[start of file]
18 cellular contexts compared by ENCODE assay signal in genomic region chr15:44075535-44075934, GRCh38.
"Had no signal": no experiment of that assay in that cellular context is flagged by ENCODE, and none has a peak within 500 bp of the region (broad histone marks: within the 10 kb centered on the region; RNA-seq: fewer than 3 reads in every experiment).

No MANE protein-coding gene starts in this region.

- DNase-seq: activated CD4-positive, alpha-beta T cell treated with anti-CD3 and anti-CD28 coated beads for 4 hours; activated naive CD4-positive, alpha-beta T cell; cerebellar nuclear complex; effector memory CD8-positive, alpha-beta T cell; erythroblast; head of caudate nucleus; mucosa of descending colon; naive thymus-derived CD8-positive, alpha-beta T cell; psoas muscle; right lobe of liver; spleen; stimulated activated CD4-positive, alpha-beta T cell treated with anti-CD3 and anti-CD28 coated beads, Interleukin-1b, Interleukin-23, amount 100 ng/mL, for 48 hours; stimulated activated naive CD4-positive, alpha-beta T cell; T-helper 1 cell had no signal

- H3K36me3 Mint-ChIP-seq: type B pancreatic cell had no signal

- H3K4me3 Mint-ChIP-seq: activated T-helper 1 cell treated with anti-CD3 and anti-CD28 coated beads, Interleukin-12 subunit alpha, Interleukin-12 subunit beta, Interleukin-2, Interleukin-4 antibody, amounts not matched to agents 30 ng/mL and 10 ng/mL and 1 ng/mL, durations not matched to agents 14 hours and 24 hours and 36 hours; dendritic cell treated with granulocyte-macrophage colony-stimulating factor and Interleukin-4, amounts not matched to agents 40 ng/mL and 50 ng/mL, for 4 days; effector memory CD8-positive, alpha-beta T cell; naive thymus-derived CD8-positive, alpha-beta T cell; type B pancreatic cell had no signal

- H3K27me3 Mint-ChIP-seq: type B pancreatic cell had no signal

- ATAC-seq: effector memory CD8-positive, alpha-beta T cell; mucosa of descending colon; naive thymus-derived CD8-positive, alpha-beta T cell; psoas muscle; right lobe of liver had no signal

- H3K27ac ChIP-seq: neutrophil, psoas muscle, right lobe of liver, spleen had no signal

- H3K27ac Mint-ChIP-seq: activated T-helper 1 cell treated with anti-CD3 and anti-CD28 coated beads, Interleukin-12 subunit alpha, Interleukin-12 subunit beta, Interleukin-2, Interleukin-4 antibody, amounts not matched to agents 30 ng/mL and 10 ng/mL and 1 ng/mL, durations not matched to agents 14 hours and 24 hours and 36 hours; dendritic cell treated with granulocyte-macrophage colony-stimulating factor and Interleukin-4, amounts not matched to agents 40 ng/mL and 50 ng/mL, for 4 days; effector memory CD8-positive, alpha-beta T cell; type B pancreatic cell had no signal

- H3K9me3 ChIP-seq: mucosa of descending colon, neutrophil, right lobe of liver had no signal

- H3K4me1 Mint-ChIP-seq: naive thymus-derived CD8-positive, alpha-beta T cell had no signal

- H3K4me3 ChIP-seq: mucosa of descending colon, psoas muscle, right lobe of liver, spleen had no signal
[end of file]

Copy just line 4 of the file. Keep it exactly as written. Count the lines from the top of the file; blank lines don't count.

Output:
- DNase-seq: activated CD4-positive, alpha-beta T cell treated with anti-CD3 and anti-CD28 coated beads for 4 hours; activated naive CD4-positive, alpha-beta T cell; cerebellar nuclear complex; effector memory CD8-positive, alpha-beta T cell; erythroblast; head of caudate nucleus; mucosa of descending colon; naive thymus-derived CD8-positive, alpha-beta T cell; psoas muscle; right lobe of liver; spleen; stimulated activated CD4-positive, alpha-beta T cell treated with anti-CD3 and anti-CD28 coated beads, Interleukin-1b, Interleukin-23, amount 100 ng/mL, for 48 hours; stimulated activated naive CD4-positive, alpha-beta T cell; T-helper 1 cell had no signal